Teens Today and Social: A Completely Unscientific Study
I don’t know about you but I’m often reading and hearing adults discussing the state of teens and social media. Lots of talk, analysis, conjecture, arguments and frustrations expressed by parents about what their teens are doing on social, how they are communicating with each other and how unnerved the parents are that they simply cannot get their kids off of their phones. The teens are rolling their eyes at all of the pleading, grounding and genuine annoyance by grown-ups – clearly they think we don’t get it or them – AT ALL.
This made me curious about the purpose of mobile communication in social circles with teenagers and what they are actually doing. It led me to create a completely unscientific study based on one teen’s feedback.
I crafted a questionnaire and sent it to a close friends 17-year-old daughter who I think represents a normal teen with good grades coming from a good family, an athlete who is social and in the middle of the pack with a group of like-minded friends. I told her I wanted to understand what she and her friends were actually doing on their phones socially. Of course, she didn’t have to tell me the truth but I do believe that teens would actually like to be heard rather than discussed in the presumptuous way we adults can – and I said it would be anonymous.
Some answers were what I expected and a few were harsh to read but when I looked back at my thoughts and behaviors in high school, the same things were done – except we did them face to face – or behind each other’s backs.
Texting is the preferred method of communication between friends. No surprise there. Here’s what else I learned from the words of a teenager:
Snapchat and Instagram are the top apps used.
“They aren’t so much for communication as they are for sharing an experience in the form of a picture. Snapchat is an app where you can post photos or videos on your story for 24 hours, or send out pictures and videos individually. To be honest, the main purpose of a Snapchat is showing off cool places that you are, people you are with, and fun things you are doing. It let’s everyone know how much fun you are having and how cool you are. People post Snapchat stories with the intent to make people jealous of what they are doing.”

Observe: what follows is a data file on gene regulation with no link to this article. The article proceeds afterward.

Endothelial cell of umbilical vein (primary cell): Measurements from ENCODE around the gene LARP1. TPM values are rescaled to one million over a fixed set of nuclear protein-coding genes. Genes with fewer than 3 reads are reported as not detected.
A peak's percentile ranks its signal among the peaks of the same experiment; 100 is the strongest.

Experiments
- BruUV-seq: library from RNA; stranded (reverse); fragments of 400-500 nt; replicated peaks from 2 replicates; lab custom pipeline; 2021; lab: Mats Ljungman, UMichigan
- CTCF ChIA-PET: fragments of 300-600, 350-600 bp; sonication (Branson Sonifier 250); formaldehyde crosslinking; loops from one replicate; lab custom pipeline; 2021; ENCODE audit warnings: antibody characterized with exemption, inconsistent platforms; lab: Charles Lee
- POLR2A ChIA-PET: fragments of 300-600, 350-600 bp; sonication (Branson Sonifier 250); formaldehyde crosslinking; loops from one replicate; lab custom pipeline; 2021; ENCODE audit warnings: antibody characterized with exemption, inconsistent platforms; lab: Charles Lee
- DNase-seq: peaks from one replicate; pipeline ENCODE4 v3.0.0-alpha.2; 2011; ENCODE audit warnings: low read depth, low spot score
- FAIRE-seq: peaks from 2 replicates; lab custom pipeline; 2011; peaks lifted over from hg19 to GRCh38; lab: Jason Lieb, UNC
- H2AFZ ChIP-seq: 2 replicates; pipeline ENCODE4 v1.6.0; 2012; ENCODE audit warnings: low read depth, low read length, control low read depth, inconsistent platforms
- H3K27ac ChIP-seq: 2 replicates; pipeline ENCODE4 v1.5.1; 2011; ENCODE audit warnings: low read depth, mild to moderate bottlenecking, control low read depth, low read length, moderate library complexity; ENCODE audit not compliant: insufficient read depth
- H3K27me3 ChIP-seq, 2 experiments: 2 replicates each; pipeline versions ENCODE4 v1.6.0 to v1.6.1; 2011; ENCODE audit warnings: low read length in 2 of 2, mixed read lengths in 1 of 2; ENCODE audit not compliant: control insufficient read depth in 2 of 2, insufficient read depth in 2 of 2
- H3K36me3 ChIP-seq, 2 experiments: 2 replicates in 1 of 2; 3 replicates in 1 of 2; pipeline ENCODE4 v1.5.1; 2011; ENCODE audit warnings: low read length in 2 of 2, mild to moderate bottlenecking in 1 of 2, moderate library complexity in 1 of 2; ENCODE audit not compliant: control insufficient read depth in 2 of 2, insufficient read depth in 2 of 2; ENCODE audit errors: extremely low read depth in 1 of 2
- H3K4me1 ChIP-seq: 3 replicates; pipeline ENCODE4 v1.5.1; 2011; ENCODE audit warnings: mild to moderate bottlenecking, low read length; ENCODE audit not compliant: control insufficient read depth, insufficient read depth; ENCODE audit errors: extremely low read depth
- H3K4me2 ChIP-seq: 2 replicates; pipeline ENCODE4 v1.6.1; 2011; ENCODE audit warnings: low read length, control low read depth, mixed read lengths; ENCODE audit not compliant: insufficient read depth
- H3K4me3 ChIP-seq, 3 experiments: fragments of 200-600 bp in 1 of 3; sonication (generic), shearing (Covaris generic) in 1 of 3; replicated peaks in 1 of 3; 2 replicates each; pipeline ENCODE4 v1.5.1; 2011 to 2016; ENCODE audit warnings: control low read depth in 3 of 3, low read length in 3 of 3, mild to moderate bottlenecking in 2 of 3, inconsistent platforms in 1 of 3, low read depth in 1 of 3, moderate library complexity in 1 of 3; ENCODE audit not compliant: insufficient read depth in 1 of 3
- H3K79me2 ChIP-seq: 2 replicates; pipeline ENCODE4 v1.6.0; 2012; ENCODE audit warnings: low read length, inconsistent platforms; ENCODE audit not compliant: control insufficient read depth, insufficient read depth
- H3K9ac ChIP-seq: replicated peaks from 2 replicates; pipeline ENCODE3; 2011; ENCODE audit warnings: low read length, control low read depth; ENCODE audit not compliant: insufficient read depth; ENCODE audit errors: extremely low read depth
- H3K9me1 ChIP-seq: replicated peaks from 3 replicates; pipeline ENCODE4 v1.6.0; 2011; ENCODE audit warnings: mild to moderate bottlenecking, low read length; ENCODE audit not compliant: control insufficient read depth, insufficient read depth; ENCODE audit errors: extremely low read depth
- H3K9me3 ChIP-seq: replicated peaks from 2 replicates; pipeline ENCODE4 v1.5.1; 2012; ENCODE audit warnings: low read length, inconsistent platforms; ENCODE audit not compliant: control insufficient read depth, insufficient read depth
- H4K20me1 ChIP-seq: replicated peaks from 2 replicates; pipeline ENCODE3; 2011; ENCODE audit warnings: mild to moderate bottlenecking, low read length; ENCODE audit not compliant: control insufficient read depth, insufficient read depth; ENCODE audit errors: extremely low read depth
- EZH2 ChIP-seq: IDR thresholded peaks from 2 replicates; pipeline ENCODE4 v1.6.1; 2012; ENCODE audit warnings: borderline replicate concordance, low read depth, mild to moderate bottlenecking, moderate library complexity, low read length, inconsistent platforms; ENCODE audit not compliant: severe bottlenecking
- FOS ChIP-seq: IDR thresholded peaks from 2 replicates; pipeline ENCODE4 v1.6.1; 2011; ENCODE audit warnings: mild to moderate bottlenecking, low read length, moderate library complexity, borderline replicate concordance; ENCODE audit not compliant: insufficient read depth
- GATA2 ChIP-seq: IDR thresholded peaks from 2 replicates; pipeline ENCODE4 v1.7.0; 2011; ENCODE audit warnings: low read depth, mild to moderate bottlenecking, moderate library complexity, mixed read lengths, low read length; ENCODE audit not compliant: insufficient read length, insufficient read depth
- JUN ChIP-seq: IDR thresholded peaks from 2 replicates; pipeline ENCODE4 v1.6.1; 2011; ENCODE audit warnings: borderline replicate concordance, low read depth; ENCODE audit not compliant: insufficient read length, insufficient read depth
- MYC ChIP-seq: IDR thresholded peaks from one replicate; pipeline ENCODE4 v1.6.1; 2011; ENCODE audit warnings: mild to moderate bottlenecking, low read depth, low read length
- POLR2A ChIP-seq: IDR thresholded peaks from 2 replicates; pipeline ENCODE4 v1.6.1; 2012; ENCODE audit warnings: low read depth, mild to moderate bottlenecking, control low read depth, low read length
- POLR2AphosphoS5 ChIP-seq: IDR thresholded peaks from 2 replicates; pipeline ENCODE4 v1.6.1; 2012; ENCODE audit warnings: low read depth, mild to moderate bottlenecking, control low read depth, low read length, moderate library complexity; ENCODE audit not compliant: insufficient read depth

“Instagram is an app where you can upload pictures for all of your followers to see. We would choose Instagram because a lot of kids like myself love to take pictures and share them with their friends. More and more people are getting nicer cameras and GoPros to make the quality of their pictures better. Basically, it is fun to take pictures and then create your Instagram layout the exact way you want. You can make your account private or public, which allows you to control who is allowed to follow you or not. Your followers have the option of “liking” your pictures. This creates an involuntary popularity contest for who can get the most likes.”
An ‘involuntary popularity contest’ – that was a constant subtext in my all-girls private school. A time when an “app” was something you filled out to get into college. The most popular girls (I was not one of them) were the ones that were “liked” the most, right? The cheerleaders, the sporty girls, or the cool stoners.
I went on the ask why she would choose to post on Instagram vs. Snapchat:
“I post Snapchats of cool places and experiences that I wouldn’t necessarily want to post on my Instagram. Snapchat is way more low-key than Instagram in the sense that, where I might spend a lot of time considering if I want to post a picture on Instagram that will remain on the Internet forever, on Snapchat it’s easier to post a picture knowing it is not permanent.”
“I personally don’t have a Twitter because I did not want another social media account to get attached to, and I don’t really care about the dumb things people tweet about.”
The most interesting part of this to me is the consciousness that posts actually ‘remains on the Internet forever’. Haven’t we all wondered if this generation actually understands that once it’s out there, it’s out there? I was relieved to read this. Then my favorite line….’I don’t really care about the dumb things people tweet about’. Take that Twitter.
Are you selective about who you give your phone number to or who gets access to your social media accounts?
- People you don’t know: “I won’t give them anything and will block them if they look creepy.”